Alexandra stared at those words, feeling Anna's eyes on her. Part of her wondered why they hadn't done that last year. Another part of her wondered how she would get past a doorway magically sealed with something much more powerful than a standard lock.
Not that she had any plans to do so — yet. But just in case she had reason to go down there again.
Dean Grimm's admonishments notwithstanding, the presence of Aurors and ghost hunters in the school left more rumors than ever before circulating the school. Many concerned Alexandra's alleged role in Ms. Gale's demise.
A week after Diana Grimm's visit, Charlie came flapping in through the open window of their dorm room, squawking in a panic and fluttering all about the room before Alexandra could calm the bird. "Charlie, calm down! Is Jingwei chasing you?"
Anna, sitting at her desk doing her homework, said, "I sent Jingwei to deliver a letter to my mother yesterday. She's probably halfway between here and California right now."
Alexandra frowned at her familiar. "Then what are you making a fuss about, scaredy-bird?"
Charlie squawked as a sinister-looking screech owl appeared outside the window. Anna sat up, and Alexandra turned to face the owl, as Charlie hopped off her shoulder and fluttered up into a far corner of the room.
The screech owl bore an unmarked envelope. Alexandra took it, and the owl silently took off without even waiting for an owl treat.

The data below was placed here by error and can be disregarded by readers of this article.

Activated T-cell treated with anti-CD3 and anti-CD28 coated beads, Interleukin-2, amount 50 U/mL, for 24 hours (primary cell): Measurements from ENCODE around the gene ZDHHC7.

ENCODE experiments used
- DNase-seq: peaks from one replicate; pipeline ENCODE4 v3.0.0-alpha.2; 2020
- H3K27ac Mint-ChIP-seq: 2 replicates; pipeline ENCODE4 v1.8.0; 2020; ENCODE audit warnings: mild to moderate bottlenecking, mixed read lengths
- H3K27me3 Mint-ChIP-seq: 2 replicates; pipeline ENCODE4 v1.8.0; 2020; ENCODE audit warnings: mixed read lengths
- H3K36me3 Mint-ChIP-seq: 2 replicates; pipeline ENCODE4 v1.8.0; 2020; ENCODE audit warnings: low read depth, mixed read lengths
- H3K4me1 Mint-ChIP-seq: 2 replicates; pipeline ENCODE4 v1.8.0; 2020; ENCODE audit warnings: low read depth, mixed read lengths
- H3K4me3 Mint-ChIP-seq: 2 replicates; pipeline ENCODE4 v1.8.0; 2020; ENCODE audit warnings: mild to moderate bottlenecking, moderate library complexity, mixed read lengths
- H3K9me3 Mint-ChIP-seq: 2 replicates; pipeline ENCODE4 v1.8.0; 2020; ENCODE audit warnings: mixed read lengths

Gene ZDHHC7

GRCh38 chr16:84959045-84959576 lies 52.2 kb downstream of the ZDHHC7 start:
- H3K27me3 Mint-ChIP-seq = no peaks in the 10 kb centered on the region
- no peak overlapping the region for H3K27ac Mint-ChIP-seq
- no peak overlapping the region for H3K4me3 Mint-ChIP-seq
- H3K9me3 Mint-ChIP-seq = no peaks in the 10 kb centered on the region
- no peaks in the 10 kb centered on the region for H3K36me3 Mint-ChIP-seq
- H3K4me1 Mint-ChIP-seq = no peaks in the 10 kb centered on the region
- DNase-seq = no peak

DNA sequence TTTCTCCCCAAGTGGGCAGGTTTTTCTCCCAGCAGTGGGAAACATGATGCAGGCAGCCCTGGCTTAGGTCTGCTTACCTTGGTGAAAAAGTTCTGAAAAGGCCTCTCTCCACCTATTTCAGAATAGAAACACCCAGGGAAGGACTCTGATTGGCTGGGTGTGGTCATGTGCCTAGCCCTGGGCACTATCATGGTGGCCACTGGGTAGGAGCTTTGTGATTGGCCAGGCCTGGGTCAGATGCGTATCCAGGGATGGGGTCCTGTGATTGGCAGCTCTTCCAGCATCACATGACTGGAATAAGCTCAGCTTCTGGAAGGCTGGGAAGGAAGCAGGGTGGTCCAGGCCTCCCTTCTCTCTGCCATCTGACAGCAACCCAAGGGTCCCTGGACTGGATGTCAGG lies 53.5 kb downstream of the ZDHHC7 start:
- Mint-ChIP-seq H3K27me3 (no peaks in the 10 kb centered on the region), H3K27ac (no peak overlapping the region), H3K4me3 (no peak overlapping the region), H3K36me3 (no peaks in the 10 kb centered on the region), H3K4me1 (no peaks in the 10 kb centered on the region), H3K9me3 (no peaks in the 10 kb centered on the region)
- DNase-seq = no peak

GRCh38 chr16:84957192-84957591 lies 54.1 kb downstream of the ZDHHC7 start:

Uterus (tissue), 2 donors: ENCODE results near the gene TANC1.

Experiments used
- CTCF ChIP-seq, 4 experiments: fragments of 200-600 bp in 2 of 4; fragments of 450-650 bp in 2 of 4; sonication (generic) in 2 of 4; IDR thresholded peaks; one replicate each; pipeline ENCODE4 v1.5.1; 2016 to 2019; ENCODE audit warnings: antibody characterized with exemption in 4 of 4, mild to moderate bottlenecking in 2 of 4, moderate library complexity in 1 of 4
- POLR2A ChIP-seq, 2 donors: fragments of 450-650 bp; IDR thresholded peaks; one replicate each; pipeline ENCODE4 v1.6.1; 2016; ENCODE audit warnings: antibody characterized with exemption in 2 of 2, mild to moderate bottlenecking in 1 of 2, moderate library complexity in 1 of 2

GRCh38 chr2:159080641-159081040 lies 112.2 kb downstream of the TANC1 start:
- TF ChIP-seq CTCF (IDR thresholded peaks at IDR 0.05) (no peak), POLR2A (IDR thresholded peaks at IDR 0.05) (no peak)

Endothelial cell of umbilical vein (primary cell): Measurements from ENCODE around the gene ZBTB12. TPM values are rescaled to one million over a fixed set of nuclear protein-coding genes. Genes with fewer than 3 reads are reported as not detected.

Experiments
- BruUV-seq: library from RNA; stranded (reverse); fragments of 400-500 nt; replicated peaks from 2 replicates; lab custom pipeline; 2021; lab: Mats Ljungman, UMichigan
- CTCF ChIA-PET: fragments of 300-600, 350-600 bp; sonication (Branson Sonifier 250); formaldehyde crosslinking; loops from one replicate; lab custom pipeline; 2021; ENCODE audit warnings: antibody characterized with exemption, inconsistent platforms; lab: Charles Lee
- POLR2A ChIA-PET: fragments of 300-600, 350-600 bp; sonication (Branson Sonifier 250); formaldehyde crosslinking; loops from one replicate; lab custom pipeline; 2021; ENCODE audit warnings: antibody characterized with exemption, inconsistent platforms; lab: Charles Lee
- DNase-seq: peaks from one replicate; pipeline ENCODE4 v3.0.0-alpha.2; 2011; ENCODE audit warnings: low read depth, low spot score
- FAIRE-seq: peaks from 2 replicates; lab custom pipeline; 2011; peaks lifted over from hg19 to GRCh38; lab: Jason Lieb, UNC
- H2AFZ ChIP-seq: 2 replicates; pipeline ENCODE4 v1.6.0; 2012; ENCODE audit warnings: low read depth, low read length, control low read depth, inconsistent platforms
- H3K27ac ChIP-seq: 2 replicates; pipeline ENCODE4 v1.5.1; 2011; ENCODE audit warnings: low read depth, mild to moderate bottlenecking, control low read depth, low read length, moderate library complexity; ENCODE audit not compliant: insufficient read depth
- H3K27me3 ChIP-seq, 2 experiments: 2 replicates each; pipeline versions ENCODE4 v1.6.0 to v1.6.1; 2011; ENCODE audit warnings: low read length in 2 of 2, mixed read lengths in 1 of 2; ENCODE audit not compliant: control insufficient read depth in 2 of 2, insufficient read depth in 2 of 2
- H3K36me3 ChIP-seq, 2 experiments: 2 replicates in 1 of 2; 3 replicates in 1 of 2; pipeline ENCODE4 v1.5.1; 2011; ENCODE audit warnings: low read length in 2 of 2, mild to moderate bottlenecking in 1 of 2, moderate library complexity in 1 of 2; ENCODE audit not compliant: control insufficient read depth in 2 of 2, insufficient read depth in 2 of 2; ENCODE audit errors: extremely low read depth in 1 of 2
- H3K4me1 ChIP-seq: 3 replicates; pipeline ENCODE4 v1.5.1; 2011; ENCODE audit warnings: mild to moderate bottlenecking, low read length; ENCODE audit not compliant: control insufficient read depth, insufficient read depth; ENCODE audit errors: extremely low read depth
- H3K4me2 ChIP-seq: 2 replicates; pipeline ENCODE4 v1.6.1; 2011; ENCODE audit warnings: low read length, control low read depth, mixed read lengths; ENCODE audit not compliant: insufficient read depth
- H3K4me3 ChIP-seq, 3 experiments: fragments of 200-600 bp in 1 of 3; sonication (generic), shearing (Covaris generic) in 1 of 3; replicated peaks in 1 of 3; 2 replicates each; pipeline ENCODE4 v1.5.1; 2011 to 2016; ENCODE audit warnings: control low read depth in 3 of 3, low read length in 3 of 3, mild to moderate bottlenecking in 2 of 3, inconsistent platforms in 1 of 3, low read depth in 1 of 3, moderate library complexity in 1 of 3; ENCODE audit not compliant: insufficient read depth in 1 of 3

Cautiously, Alexandra opened the envelope. It contained a short, stiff piece of parchment, with the Seal of the Confederation on it, and below that, the stamp of the Office of Special Inquisitions.
"It's from Ms. Grimm," she told Anna. "The other Ms. Grimm."
Anna waited tensely, while Alexandra read.
"Your father is being held under Mount Diablo," Alexandra said. "Ms. Grimm says under the WODAMND Act, he can be held for up to six months without charges, or indefinitely if there is 'compelling evidence' that he represents a 'threat to the safety and security of the Confederation or any of its Territories.'"
"How do they decide that?" Anna asked, looking distraught.
"I don't know." Alexandra handed the letter to her. "Ms. Grimm says in February, the Governor of North California will either have to charge him, label him a threat and continue the investigation, or let him go."
"February," Anna whispered. Tears welled up in her eyes. "Tomo said pretty much everyone agrees that my father is being railroaded. The rumor is, the Governor has offered to let him go if he agrees to drop out of the campaign. I guess no one expected that the Majokai would make trouble too if they saw a Chinese wizard being persecuted. And now the National Association for the Abolition of Blood Status is getting involved... it's a big mess."
"I'm sorry." Alexandra felt let down by the small amount of information that Ms. Grimm had given her.
"At least I know a little bit, now." Anna looked down. "I wonder if they allow visitors at Mount Diablo — maybe my mother and I can go see him, when I go home for Christmas break."
"Maybe he'll be out by then," Alexandra said.
"Maybe." Anna was struggling to hold back tears, and Alexandra gave her a hug, feeling completely inadequate.
"Thank you for trying," Anna mumbled.
"I wish I could do more."
"Me, too," Anna sighed.
Maybe I can do more, Alexandra thought that night. It was her father that the Wizard Justice Department wanted. She'd told Ms. Grimm the truth when she'd said that she didn't want to help him. She didn't owe Abraham Thorn any loyalty — so why did the thought of turning against him bother her?